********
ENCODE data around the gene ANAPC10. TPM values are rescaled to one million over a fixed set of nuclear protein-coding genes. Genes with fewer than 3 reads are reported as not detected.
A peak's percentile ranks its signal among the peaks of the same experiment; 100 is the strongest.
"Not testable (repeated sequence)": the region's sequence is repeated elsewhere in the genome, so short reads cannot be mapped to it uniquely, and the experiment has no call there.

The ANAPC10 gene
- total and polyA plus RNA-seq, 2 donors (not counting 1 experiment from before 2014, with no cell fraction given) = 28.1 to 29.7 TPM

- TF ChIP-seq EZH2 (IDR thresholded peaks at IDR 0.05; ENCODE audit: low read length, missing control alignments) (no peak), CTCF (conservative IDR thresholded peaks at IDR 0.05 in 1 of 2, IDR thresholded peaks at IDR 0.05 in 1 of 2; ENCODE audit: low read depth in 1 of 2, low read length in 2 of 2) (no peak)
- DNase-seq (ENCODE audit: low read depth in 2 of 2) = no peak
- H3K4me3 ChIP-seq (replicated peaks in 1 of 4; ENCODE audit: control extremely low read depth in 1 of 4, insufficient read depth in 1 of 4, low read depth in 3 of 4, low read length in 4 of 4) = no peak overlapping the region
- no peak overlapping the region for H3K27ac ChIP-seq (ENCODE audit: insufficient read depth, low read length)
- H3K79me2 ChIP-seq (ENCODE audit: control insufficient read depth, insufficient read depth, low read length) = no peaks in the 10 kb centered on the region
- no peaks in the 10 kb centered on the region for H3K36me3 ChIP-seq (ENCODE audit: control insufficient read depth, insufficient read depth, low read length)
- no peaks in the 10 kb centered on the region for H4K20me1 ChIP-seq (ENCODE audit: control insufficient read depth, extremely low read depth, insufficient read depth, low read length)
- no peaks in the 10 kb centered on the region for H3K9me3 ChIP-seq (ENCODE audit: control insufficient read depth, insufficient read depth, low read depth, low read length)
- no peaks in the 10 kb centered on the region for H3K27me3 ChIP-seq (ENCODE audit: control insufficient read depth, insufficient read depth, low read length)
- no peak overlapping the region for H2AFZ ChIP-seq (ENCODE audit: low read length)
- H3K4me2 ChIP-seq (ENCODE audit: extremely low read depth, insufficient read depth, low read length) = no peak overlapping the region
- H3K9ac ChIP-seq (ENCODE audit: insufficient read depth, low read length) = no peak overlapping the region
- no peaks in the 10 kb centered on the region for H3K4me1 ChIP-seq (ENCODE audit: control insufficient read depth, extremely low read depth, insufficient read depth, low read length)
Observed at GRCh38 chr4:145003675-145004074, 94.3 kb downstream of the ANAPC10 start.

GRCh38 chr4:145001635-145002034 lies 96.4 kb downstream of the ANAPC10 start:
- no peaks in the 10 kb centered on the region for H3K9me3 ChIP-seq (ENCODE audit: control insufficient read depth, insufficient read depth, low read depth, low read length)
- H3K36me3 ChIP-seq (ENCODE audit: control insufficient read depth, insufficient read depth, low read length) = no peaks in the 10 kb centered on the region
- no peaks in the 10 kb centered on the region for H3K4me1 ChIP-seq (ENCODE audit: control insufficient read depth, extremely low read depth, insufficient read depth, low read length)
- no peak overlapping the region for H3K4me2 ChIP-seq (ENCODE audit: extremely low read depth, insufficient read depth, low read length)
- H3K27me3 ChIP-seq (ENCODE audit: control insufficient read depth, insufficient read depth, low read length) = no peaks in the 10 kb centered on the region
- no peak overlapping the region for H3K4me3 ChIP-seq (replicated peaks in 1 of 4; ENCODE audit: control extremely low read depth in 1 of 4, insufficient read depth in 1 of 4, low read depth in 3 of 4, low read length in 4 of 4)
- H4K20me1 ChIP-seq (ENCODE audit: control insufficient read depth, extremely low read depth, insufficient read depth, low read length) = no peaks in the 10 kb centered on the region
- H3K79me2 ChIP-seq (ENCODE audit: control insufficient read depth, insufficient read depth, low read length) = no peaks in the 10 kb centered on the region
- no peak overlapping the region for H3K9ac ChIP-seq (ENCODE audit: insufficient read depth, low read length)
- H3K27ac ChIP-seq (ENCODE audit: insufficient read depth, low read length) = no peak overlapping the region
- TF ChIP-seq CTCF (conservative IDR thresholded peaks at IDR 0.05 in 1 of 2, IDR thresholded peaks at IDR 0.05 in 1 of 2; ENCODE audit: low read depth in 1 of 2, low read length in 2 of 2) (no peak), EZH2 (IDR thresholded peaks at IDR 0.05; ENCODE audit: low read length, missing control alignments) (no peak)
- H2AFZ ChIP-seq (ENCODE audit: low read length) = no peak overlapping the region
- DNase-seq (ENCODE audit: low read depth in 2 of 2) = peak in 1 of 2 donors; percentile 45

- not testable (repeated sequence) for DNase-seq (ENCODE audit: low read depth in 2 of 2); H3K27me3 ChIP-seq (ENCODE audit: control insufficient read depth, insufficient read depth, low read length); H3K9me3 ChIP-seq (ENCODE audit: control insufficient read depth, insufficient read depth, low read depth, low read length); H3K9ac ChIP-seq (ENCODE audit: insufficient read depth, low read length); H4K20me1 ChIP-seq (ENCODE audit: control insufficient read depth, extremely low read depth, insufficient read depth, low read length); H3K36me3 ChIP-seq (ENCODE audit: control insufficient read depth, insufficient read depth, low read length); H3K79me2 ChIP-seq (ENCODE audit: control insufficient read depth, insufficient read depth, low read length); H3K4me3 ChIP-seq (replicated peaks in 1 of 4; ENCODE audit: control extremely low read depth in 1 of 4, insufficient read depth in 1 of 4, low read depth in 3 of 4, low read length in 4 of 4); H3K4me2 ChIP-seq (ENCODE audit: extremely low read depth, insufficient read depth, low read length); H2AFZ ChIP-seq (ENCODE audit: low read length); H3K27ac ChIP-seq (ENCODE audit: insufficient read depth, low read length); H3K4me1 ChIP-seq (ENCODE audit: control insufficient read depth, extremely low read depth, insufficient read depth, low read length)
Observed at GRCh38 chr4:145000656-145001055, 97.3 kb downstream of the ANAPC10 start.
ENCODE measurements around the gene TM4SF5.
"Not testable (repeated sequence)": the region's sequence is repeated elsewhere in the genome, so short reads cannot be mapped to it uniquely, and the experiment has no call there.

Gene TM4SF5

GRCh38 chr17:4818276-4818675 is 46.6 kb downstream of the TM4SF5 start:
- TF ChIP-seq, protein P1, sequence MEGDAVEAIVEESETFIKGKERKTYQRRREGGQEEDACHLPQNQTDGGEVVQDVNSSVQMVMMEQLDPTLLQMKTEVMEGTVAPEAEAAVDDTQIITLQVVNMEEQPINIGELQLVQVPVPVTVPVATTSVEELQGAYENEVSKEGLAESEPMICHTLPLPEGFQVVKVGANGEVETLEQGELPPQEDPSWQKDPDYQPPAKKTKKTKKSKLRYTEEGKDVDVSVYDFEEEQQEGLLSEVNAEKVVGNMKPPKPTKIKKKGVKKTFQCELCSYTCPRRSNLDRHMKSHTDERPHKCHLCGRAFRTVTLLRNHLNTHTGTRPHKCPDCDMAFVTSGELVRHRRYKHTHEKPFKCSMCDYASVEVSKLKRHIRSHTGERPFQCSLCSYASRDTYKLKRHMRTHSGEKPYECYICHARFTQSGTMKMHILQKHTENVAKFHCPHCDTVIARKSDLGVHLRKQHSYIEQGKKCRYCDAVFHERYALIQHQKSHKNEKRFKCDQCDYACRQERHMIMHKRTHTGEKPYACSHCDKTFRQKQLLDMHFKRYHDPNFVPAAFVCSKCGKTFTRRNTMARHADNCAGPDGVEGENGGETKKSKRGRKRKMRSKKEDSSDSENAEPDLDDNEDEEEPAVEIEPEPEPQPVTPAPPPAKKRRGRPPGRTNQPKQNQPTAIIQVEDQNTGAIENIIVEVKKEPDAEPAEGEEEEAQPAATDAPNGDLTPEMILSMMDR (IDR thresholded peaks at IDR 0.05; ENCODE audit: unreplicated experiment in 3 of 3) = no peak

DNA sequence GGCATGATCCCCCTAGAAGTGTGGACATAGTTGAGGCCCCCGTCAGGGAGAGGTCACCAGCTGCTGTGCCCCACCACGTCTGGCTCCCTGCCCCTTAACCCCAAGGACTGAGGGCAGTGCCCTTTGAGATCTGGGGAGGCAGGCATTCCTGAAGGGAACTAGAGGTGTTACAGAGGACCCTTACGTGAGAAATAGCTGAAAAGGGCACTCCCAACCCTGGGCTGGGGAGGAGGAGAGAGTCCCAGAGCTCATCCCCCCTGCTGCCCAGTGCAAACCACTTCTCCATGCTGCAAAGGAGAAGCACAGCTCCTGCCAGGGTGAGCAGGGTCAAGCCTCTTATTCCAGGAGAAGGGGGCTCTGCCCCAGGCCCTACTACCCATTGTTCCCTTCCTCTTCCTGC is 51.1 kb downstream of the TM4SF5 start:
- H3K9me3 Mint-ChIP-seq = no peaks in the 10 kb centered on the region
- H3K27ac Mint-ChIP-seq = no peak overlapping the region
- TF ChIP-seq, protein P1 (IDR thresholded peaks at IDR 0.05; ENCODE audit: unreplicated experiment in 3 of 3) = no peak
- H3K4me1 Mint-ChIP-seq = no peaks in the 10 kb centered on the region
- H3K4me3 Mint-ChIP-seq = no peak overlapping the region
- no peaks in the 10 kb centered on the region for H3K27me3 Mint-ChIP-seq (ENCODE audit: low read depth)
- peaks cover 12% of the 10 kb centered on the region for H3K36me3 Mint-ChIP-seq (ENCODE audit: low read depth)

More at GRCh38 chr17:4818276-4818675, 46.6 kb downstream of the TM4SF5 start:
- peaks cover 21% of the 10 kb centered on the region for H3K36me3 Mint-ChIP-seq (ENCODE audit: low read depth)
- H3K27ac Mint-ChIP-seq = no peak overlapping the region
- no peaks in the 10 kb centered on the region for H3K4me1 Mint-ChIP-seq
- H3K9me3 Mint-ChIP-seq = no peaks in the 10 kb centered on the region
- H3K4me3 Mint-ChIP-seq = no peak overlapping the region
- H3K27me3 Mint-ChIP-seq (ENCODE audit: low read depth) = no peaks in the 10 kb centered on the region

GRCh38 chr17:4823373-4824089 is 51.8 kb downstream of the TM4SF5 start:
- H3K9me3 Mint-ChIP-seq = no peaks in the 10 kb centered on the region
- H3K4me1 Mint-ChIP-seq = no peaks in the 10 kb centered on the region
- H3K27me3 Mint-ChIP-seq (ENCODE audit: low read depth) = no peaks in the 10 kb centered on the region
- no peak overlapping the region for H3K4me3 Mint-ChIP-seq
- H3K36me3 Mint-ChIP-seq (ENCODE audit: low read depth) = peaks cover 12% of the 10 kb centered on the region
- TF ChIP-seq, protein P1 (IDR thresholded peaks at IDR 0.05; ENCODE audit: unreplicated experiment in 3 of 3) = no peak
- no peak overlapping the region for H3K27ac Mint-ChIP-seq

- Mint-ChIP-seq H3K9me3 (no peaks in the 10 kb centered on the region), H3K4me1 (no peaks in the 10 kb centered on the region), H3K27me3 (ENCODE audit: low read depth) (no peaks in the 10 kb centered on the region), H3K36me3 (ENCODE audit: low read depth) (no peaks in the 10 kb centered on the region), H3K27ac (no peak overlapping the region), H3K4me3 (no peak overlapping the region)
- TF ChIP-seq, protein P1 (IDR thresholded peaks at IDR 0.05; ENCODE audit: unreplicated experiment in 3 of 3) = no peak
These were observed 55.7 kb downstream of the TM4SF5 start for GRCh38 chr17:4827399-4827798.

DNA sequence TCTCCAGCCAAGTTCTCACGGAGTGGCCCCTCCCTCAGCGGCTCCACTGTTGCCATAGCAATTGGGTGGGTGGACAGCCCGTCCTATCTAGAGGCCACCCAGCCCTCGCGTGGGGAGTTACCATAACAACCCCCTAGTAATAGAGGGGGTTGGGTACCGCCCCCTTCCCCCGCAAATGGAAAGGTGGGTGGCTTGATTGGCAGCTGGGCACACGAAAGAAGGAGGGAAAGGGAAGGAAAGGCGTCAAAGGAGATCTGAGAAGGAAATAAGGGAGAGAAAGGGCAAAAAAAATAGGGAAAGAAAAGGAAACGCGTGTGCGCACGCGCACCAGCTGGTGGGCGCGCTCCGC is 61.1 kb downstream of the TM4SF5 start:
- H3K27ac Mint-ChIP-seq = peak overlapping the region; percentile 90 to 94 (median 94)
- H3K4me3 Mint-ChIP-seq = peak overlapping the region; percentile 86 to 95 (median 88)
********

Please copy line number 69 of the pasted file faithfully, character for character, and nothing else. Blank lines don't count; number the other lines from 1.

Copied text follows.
- H3K4me3 Mint-ChIP-seq = peak overlapping the region; percentile 86 to 95 (median 88)